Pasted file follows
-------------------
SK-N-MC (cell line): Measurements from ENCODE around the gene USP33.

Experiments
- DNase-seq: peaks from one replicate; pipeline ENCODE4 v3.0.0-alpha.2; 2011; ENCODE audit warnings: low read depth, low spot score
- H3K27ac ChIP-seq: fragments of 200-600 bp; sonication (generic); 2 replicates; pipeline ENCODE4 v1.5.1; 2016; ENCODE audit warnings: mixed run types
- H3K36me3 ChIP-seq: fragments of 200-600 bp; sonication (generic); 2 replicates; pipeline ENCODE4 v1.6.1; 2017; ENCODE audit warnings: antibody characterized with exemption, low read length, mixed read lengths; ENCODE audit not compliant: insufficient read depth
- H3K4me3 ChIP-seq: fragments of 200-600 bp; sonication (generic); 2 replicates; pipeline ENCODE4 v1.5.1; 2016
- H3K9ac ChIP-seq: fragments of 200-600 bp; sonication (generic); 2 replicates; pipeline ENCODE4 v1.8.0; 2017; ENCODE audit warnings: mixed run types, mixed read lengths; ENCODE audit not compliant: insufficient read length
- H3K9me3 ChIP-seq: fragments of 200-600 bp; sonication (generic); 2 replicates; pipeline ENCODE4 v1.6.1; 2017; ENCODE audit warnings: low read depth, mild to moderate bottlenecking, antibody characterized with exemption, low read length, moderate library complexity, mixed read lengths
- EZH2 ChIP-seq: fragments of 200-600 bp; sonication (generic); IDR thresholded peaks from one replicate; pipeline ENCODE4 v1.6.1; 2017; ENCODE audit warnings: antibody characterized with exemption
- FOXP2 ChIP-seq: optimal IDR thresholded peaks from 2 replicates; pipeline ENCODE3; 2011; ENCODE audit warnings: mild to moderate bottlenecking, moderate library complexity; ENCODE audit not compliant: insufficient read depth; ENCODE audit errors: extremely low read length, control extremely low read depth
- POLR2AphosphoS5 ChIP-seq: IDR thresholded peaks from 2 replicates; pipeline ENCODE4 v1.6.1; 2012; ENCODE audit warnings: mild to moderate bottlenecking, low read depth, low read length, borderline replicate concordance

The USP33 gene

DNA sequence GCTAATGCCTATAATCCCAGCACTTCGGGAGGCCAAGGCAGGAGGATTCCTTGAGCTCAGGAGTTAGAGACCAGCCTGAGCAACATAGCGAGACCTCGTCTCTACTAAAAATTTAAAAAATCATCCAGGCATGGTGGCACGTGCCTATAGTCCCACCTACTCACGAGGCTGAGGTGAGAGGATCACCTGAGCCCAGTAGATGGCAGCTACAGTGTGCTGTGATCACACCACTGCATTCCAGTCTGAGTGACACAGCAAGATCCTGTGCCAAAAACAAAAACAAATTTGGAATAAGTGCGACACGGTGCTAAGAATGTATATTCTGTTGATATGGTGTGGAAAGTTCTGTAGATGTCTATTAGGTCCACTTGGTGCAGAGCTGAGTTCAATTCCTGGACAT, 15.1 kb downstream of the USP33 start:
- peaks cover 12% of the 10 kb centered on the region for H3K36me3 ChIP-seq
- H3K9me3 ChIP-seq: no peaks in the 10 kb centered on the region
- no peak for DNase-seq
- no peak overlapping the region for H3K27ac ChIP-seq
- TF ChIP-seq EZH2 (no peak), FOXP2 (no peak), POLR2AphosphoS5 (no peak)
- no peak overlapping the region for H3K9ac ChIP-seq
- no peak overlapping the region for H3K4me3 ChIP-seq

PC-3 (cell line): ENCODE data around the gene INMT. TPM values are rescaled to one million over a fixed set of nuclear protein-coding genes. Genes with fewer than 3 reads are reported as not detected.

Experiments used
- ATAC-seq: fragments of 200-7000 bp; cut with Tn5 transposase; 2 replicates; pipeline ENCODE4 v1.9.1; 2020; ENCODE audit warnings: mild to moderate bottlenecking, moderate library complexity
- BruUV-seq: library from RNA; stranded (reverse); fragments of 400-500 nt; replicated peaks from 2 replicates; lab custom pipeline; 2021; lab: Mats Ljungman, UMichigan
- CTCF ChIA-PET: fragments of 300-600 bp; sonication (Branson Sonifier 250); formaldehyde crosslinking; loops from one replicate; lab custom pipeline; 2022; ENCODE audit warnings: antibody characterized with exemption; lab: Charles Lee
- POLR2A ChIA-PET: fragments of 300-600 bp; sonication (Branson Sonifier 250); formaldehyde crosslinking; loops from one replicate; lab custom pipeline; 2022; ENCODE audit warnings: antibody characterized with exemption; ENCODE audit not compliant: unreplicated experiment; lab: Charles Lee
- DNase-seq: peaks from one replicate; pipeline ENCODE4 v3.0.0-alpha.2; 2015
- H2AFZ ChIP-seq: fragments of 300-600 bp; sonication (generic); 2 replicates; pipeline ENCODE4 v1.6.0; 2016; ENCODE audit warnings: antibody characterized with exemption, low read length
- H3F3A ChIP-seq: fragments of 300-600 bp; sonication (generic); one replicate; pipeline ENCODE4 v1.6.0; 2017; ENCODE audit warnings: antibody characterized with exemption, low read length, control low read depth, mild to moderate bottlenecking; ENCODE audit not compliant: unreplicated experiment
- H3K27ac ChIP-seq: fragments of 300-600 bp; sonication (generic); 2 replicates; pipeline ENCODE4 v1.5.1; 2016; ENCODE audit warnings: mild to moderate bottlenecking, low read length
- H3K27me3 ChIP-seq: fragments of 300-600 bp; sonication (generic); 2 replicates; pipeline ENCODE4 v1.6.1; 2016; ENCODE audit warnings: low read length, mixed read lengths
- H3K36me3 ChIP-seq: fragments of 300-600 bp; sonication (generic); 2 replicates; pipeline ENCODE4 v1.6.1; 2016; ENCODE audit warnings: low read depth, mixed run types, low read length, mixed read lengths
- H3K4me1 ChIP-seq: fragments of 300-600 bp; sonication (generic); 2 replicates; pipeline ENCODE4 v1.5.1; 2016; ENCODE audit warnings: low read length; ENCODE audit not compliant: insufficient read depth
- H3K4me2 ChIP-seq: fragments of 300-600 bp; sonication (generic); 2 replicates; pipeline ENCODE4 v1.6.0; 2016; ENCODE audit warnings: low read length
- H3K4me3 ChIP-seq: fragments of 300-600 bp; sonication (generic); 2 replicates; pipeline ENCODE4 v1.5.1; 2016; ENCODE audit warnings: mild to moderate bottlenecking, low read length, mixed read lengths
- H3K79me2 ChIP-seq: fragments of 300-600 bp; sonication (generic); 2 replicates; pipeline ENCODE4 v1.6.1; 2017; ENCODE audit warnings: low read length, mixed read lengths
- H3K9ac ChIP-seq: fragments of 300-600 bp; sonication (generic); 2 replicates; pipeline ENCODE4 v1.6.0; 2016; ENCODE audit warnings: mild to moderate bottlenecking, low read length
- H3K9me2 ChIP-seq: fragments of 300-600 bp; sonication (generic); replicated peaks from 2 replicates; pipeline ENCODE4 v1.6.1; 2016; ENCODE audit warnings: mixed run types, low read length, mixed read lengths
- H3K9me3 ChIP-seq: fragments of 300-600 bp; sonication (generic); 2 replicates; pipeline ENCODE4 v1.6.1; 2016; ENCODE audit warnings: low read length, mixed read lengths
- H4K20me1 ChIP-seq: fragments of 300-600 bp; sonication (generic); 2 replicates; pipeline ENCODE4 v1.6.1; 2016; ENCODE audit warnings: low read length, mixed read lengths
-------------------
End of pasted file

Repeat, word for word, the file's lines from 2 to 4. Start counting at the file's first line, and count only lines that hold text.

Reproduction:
Experiments
- DNase-seq: peaks from one replicate; pipeline ENCODE4 v3.0.0-alpha.2; 2011; ENCODE audit warnings: low read depth, low spot score
- H3K27ac ChIP-seq: fragments of 200-600 bp; sonication (generic); 2 replicates; pipeline ENCODE4 v1.5.1; 2016; ENCODE audit warnings: mixed run types